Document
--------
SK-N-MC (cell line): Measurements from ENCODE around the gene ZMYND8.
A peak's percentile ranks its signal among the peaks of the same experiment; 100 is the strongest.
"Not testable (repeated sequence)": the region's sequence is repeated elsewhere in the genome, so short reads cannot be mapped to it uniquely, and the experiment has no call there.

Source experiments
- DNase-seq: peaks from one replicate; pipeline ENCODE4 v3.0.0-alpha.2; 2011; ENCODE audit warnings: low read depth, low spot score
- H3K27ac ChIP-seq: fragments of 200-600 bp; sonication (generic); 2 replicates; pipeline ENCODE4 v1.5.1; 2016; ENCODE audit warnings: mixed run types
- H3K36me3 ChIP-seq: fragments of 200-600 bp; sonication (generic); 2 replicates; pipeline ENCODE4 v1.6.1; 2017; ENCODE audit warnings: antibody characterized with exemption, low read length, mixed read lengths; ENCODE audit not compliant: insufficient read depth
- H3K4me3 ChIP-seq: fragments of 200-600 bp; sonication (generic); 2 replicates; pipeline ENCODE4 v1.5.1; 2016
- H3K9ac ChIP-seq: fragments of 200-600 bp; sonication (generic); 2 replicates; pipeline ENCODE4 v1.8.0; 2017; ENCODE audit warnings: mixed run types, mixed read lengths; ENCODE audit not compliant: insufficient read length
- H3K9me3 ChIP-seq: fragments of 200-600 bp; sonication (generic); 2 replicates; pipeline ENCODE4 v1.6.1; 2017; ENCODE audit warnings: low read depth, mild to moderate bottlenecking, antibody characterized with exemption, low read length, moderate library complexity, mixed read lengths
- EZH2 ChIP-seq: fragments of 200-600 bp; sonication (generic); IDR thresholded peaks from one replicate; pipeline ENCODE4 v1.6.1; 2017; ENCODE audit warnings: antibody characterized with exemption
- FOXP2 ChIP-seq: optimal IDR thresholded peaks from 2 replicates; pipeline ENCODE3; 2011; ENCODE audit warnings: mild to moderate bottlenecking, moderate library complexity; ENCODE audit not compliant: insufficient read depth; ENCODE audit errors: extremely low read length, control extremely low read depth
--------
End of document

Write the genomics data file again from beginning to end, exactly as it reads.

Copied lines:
SK-N-MC (cell line): Measurements from ENCODE around the gene ZMYND8.
A peak's percentile ranks its signal among the peaks of the same experiment; 100 is the strongest.
"Not testable (repeated sequence)": the region's sequence is repeated elsewhere in the genome, so short reads cannot be mapped to it uniquely, and the experiment has no call there.

Source experiments
- DNase-seq: peaks from one replicate; pipeline ENCODE4 v3.0.0-alpha.2; 2011; ENCODE audit warnings: low read depth, low spot score
- H3K27ac ChIP-seq: fragments of 200-600 bp; sonication (generic); 2 replicates; pipeline ENCODE4 v1.5.1; 2016; ENCODE audit warnings: mixed run types
- H3K36me3 ChIP-seq: fragments of 200-600 bp; sonication (generic); 2 replicates; pipeline ENCODE4 v1.6.1; 2017; ENCODE audit warnings: antibody characterized with exemption, low read length, mixed read lengths; ENCODE audit not compliant: insufficient read depth
- H3K4me3 ChIP-seq: fragments of 200-600 bp; sonication (generic); 2 replicates; pipeline ENCODE4 v1.5.1; 2016
- H3K9ac ChIP-seq: fragments of 200-600 bp; sonication (generic); 2 replicates; pipeline ENCODE4 v1.8.0; 2017; ENCODE audit warnings: mixed run types, mixed read lengths; ENCODE audit not compliant: insufficient read length
- H3K9me3 ChIP-seq: fragments of 200-600 bp; sonication (generic); 2 replicates; pipeline ENCODE4 v1.6.1; 2017; ENCODE audit warnings: low read depth, mild to moderate bottlenecking, antibody characterized with exemption, low read length, moderate library complexity, mixed read lengths
- EZH2 ChIP-seq: fragments of 200-600 bp; sonication (generic); IDR thresholded peaks from one replicate; pipeline ENCODE4 v1.6.1; 2017; ENCODE audit warnings: antibody characterized with exemption
- FOXP2 ChIP-seq: optimal IDR thresholded peaks from 2 replicates; pipeline ENCODE3; 2011; ENCODE audit warnings: mild to moderate bottlenecking, moderate library complexity; ENCODE audit not compliant: insufficient read depth; ENCODE audit errors: extremely low read length, control extremely low read depth